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12-07-02: Ukrainian learns how to farm the Mercer County way
The Daily Standard
    When farmer Olksandr Kvitchatiy returns home to Ukraine today, he will take back with him a wealth of agricultural information he learned during the last month while visiting farms in Mercer County.
    Kvitchatiy, 38, has been staying with Aloys and Cleopha Link in Fort Recovery during his visit to the United States. He is from a small village near the city of Poltava in Ukraine, which has a population of roughly 250,000.
    Ukraine, which was part of the former communist Soviet Union before its collapse, was called the "breadbasket" of the Soviet Union due to its fertile black soil and mild climate. During that time, all businesses, land and real estate were government owned.
    After the Soviet Union collapsed in 1991, Ukraine became a separate country apart from Russia, and Kvitchatiy became a small independent farmer. Kvitchatiy said he wanted to visit Mercer County because he has a lot to learn about farming to become successful in his country's new fledgling market.
    Kvitchatiy's trip was arranged through the International Visitors Council (IVC) Inc. in Columbus, a nonprofit organization that facilitates economic, governmental, educational and cultural relationships between central Ohio and the rest of the world. IVC's Community Connections Program is funded through the U.S. State Department's Bureau of Educational and Cultural Affairs, which paid for Kvitchatiy's trip.
    An IVS official said owning farmland is the last piece of the puzzle in terms of privatization for Ukranian farmers.
    "They are still ironing out all the details in terms of individuals buying farmland in the Ukraine," said Steve Baker of IVS. "They could not own any land or property under Soviet rule. It was all state property. They are moving in the direction of owning the land they farm."
    Baker said most Ukranian farmers are working with equipment that is 30 to 40 years behind in technology compared with the United States. Lack of capital remains the biggest obstacle to farmers there, he said.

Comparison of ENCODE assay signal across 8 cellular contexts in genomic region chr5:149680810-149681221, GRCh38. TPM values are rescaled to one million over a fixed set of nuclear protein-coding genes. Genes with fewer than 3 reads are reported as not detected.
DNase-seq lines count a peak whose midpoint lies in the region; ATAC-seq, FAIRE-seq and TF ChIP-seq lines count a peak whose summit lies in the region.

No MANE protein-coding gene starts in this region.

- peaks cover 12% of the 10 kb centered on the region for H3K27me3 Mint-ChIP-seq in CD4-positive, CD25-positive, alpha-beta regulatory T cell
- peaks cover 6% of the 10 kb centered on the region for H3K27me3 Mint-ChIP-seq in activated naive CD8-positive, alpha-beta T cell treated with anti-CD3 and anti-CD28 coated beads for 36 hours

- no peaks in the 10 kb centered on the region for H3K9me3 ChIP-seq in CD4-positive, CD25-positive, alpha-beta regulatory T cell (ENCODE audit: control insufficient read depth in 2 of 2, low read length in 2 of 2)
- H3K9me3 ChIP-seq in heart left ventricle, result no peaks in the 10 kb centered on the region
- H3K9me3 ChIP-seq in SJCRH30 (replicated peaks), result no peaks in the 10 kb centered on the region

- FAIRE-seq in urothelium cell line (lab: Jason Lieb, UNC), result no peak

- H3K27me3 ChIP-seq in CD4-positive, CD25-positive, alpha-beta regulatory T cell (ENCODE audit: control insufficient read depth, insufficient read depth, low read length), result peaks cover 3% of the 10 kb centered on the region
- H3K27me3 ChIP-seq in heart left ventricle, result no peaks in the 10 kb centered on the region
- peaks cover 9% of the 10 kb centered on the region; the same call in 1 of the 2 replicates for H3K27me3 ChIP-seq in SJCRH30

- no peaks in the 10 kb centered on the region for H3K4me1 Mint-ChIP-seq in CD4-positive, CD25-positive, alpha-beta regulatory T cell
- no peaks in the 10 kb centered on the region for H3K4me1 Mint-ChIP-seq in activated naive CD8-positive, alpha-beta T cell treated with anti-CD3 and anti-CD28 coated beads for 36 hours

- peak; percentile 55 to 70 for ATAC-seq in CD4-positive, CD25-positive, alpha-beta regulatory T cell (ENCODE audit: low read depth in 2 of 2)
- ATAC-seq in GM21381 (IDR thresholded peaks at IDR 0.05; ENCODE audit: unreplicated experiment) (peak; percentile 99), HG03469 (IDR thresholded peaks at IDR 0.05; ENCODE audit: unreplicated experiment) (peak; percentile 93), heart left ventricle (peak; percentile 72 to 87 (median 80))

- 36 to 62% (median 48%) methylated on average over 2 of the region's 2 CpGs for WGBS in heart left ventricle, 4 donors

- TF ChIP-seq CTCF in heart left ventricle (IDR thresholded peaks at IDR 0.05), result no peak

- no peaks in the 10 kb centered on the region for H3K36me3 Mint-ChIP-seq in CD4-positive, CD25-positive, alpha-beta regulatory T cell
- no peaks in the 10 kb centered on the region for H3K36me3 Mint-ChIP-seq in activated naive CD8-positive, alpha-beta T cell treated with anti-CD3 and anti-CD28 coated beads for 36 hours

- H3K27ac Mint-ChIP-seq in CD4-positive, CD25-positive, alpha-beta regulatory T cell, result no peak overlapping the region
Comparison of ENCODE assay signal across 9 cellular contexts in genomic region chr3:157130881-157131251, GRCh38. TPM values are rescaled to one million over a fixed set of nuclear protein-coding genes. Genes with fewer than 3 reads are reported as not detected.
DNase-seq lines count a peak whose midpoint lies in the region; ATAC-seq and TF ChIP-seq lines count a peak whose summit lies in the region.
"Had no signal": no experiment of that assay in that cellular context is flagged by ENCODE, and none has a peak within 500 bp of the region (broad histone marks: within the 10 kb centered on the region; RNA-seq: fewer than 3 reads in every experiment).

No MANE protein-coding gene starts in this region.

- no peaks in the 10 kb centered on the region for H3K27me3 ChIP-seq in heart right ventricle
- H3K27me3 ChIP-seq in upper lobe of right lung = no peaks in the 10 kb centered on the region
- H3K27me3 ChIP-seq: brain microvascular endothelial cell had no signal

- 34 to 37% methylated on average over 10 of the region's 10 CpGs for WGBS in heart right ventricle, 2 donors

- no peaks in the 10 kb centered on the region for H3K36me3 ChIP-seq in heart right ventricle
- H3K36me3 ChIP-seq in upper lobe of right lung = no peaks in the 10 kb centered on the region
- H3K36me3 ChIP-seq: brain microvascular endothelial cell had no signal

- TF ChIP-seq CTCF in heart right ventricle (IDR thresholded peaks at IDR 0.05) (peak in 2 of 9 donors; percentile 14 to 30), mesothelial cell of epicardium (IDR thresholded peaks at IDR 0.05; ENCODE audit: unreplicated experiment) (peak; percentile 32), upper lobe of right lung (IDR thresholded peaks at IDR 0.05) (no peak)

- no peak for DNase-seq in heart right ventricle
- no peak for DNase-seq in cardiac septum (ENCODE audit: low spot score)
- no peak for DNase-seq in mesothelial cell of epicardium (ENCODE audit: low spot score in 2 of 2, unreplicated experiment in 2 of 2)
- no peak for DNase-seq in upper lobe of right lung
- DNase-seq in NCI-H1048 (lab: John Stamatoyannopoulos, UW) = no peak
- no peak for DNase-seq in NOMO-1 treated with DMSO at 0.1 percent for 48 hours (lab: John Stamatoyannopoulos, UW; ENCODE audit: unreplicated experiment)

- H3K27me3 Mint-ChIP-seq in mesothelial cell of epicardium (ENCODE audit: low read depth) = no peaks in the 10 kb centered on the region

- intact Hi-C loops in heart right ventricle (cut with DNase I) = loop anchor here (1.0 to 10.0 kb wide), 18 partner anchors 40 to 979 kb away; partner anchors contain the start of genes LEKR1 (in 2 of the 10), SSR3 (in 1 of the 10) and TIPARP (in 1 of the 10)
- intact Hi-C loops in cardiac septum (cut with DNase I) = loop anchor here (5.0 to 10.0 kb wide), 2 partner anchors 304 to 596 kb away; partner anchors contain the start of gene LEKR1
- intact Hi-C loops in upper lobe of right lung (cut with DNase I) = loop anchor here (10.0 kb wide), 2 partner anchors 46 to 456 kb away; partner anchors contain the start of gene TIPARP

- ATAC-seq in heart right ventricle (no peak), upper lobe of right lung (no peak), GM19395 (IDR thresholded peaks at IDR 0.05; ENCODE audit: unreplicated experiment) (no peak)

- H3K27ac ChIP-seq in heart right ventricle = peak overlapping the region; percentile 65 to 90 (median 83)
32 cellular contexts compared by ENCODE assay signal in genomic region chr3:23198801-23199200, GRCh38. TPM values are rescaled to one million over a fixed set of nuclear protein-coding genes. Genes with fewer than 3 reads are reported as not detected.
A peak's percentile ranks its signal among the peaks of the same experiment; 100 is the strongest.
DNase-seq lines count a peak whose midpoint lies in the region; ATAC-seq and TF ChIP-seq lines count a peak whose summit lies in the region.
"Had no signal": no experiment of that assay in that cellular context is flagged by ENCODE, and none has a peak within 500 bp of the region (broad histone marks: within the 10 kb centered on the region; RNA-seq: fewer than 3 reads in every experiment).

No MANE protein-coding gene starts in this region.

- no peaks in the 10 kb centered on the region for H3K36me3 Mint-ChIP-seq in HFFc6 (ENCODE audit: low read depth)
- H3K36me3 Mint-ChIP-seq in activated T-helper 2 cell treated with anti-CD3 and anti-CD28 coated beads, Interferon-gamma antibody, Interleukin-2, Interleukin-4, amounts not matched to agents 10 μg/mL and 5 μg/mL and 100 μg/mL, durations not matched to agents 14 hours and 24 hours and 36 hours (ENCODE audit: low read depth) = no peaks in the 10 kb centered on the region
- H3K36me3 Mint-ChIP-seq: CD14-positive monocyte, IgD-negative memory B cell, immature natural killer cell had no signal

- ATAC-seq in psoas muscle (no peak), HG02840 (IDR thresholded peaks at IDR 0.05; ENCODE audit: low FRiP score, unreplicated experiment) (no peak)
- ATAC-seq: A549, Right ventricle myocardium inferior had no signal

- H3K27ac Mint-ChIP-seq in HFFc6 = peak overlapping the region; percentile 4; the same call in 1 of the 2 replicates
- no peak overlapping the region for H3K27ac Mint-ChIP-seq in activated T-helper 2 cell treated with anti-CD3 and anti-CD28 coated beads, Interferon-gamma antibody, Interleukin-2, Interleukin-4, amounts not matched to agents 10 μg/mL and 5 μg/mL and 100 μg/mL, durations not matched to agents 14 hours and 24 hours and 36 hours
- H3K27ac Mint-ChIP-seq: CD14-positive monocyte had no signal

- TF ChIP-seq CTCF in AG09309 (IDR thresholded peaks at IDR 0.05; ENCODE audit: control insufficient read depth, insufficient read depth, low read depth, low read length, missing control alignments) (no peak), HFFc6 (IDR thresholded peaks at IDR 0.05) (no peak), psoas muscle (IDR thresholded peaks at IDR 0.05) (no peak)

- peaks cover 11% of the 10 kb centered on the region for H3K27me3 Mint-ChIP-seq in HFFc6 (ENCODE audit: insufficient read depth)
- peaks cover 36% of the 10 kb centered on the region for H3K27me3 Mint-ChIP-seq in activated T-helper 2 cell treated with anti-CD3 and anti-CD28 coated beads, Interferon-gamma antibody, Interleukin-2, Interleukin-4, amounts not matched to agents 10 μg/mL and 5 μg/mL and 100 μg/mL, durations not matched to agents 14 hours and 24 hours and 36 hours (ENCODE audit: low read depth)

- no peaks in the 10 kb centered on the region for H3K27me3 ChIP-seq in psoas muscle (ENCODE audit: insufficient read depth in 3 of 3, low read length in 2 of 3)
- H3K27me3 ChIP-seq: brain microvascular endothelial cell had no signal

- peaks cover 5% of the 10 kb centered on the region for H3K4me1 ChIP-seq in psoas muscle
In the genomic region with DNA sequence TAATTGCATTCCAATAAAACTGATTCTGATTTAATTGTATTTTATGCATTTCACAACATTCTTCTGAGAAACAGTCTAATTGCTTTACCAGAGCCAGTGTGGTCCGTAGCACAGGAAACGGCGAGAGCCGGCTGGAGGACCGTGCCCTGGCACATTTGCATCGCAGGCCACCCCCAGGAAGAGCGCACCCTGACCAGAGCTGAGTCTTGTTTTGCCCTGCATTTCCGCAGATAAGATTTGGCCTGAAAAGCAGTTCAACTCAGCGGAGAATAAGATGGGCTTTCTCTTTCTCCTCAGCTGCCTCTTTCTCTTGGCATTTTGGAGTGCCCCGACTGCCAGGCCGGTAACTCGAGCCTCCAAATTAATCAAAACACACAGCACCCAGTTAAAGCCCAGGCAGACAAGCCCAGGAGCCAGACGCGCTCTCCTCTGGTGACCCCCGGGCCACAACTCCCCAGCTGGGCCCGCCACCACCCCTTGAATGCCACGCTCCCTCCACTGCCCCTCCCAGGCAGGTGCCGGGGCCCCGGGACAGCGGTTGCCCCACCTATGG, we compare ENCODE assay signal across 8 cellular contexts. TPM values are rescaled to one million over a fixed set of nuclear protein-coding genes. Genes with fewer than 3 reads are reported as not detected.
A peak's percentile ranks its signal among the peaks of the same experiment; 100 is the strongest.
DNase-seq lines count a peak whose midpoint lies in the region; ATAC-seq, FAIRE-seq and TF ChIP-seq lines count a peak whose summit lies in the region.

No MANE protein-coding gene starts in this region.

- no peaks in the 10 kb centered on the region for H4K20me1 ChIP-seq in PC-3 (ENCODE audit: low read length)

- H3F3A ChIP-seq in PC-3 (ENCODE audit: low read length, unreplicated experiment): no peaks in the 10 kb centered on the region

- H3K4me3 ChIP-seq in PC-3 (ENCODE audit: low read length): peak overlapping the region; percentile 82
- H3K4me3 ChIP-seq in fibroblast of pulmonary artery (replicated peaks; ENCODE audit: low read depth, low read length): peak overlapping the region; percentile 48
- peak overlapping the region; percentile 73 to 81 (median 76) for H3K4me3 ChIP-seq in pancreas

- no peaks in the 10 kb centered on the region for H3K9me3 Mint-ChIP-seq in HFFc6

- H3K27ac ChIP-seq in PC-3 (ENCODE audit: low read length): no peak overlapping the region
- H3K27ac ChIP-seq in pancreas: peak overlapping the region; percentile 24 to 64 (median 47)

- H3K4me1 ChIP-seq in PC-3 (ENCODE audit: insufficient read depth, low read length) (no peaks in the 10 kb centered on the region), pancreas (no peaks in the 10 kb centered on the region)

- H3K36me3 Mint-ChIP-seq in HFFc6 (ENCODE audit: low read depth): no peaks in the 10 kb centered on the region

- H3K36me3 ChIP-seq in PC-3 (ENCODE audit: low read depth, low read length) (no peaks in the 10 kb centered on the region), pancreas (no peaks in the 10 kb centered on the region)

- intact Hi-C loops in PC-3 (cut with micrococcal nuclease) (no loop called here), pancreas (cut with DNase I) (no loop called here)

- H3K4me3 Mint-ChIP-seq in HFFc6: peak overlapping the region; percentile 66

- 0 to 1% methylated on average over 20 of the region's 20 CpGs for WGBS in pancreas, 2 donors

During Kvitchatiy's stay, he toured and worked at hog, poultry and dairy facilities, spent time with a local veterinarian on dairy and hog farm calls, talked with local agricultural officials about marketing and environmental issues, learned about feed formulas and rations and talked with a local banker about agricultural financing. He even went to the Chicago Board of Trade where he learned about the commodities exchange and futures contracts. On Thursday, he sat in on FFA classes at Fort Recovery High School.
    He also spent time at contract hog and poultry operations affiliated with Cooper Farms in Fort Recovery. Cooper Farms General Manager Carl Link said the IVC contacted him at Cooper Farms to schedule Kvitchatiy's visits throughout the county. Carl Link is the son of Kvitchatiy's host family, Aloys and Cleopha Link.
    Kvitchatiy told The Daily Standard he has been farming for 11 years and is an agronomist by trade. For 10 years, he worked strictly as an agronomist on a huge collective farm in Ukraine that employed 500 people and raised thousands of head of livestock. His job was managing the crops and all kinds of grains and forage for the animals.
    Kvitchatiy now owns a 320-acre farm where he grows wheat, sugar beets, barley, corn and soybeans. He also has about 30 hogs, a few cattle and some poultry.
    He has a wife, Valentina, and three sons, Dmitri, 4, Alex, 12 and Taras, 14. The oldest helps around the farm fixing masonry and working the fields.
    "The oldest I am sure he will farm (when he grows up). The middle one, I am not sure," Kvitchatiy said laughing. "In our country everything has changed ... In America I have excellent example for my vision and my future development of my animals and farm."
  Kvitchatiy said he was particularly interested in learning about hog nurseries, noting that his time spent at local hog operations was very valuable.
    The Ukranian said upon his return home, he plans to change how he feeds his animals and may sell off his cows. He also plans to increase the amount of soybeans he plants and get out of the sugar beet business. The price for soybeans in his country is good, and sugar beets can be tricky to raise, he said.
    He also will meet with other Ukranian farmers and share with them the knowledge he has gained from Mercer County.
    Cleopha Link said she and her family have enjoyed having Kvitchatiy, who they called Alex, say with them.
    "We hope he learned a lot while he was here," Cleopha Link said. "We have really enjoyed having him stay with us."


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